This Is What Extreme Hunger Looks Like Through the Eyes of Seven Small Children, Told in Photos

World Food Program USA
July 28, 2020
Photo: WFP/Alexis Masciarelli

We marvel at how quickly children grow – their bodies and minds taking shape before our eyes. It’s hard to imagine there’s a different reality for one in five kids. Today, 144 million children around the world are physically stunted from lack of food.

Severe malnutrition can mean chronic sickness, impaired thinking and stunted growth – problems that last a lifetime and that affect their futures and that of their communities.

It’s a tragedy, so we at the United Nations World Food Programme (WFP) are working to stop it. More than 60% of the people we serve are children. Meet seven of the brave little humans we’ve met along the way who are fighting hunger, and see what we’re doing to help them.

Fatoom

Baby Fatoom and her family were driven from their home in Yemen by conflict: the number one cause of hunger. She was diagnosed with Severe Acute Malnutrition (SAM) at just nine months old. As we do with so many mothers across the world – we made sure Fatoom’s mother Zainab got the nutrition she needed to breastfeed.

In places like Yemen and around the world, nearly 50% of deaths among children under five are caused by hunger.

Ashraful

Two-year-old Ashraful has his upper arm measured at a U.N. World Food Programme clinic in Bangladesh: It’s a measure that helps determine and identify malnutrition in young ones. At the appointment, his mother collects food supplements like Super Cereal and Plumpy Nut to bring him back to health.

Not having enough to eat from pregnancy to a child’s second birthday can cause irreversible damage. In Bangladesh and worldwide, we focus on children’s First 1000 Days of life.

Loise

At just one year old, Loise was constantly getting sick and rapidly losing weight.

“We were going through hard times,” said her mother. “I wasn’t producing enough milk. We didn’t have enough food, enough of anything.”

When children don’t have adequate food, it directly affects their ability to fight off infection, and common illnesses can become life-threatening. With immunizations, nutritional support and monthly check-ins at a U.N. World Food Programme clinic in Zimbabwe, Loise gained weight and stopped getting sick.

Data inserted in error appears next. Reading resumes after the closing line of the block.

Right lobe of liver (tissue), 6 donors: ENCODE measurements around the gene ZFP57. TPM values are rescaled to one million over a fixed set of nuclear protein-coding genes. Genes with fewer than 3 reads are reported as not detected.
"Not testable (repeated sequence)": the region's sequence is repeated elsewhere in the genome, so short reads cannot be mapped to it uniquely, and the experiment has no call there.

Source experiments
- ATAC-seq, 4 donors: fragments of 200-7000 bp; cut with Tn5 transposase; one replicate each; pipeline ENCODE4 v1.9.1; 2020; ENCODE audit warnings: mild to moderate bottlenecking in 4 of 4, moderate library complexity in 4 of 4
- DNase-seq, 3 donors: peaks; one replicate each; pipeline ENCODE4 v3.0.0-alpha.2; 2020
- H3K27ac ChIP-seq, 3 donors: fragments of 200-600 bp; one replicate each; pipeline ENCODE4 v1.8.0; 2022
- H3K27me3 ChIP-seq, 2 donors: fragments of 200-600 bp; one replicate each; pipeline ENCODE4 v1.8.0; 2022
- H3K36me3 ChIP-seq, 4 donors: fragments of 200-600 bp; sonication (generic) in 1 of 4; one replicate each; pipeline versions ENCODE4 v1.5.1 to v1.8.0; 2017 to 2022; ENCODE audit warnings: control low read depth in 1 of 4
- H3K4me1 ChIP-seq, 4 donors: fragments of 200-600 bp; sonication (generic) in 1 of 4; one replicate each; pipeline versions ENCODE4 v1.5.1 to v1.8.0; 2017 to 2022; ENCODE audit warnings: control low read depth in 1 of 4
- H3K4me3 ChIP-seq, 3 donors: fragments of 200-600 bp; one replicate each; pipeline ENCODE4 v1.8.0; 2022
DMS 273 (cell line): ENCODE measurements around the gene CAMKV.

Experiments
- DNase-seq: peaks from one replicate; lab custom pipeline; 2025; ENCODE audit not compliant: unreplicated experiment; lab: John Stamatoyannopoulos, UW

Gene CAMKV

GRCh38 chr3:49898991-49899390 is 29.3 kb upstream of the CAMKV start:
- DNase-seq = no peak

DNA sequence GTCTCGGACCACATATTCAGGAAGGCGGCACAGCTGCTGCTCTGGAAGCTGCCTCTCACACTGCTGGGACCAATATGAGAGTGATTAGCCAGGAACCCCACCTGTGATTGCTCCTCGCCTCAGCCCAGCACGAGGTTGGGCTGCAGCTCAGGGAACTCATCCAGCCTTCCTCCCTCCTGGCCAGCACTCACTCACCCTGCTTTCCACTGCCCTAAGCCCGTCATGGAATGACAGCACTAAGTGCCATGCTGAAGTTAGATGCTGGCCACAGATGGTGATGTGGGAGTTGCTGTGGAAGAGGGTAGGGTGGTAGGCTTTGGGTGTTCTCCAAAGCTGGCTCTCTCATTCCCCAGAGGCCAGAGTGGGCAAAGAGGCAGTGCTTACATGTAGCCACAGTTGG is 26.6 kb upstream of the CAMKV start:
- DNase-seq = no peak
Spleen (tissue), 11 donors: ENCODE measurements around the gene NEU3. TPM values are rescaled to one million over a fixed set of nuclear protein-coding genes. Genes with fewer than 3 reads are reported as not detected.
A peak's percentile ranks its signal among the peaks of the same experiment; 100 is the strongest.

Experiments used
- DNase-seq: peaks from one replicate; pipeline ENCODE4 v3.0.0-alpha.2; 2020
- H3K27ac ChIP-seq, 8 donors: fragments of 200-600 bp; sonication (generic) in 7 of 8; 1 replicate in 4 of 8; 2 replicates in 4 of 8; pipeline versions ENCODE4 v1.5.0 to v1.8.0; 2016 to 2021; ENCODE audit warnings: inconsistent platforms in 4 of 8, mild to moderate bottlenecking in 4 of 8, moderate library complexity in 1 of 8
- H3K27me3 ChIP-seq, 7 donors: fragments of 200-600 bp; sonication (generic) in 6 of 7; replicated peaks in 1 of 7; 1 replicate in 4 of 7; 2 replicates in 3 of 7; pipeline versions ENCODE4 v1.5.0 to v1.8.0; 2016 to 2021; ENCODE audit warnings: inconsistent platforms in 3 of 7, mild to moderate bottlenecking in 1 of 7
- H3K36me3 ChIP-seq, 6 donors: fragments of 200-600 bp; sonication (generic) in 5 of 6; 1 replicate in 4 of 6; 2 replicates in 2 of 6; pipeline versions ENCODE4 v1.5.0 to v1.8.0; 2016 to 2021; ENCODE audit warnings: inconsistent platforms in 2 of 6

Yuilmar

Anayury – a refugee from Colombia – uses U.N. World Food Programme vouchers to buy food and make a nutritious meal for her and her baby Yuilmar.

Our First 1,000 Days program in Ecuador focuses heavily on refugees, combining education with direct access to nutritious, locally-produced foods. Otherwise, refugees and their children are often isolated, with little to no social support – but we can step in and help.

Noha

Five-year-old Noha’s parents struggled to find steady work during the ongoing unrest in Syria, and she and her siblings were at serious risk of malnourishment. With U.N. World Food Programme food vouchers, their mother can buy nutritious foods like milk, yogurt, oil and rice for her family.

Without the right kind of food – and enough of it – in their first few years of life, most kids will have an impaired ability to learn for the rest of their lives.

Leny

Two-year-old Leny chomps on a plate of rice, chicken and vegetable stew on the terrace at her Aunt Osena’s house. Osena grows vegetables like spinach, okra, eggplants, papayas, citrus, basil and peppers as part of a group of farmers working with the U.N. World Food Programme to provide fresh food for schools in Haiti.

We connect farmers around the world – more than half of whom are women – to training, resources, local markets and programs like our school meals initiatives. This creates a local ecosystem that can pull them and their kids out of hunger.

David

David, an eight-year-old student, sits in his empty classroom in Makoko, Lagos.

In Nigeria, nearly 10 million kids like David are missing out on school meals because of the pandemic. We’re working with governments around the world to adapt our School Meals program to make sure kids keep getting fed during the lockdown.


Conflict, displacement, poverty and climate change all combine and contribute to child malnourishment around the world – and the COVID-19 pandemic is making kids even more vulnerable.

But you can help us fight this unnecessary, tragic menace. Donate now to support WFP’s programs, and help young ones just like these grow up strong and healthy.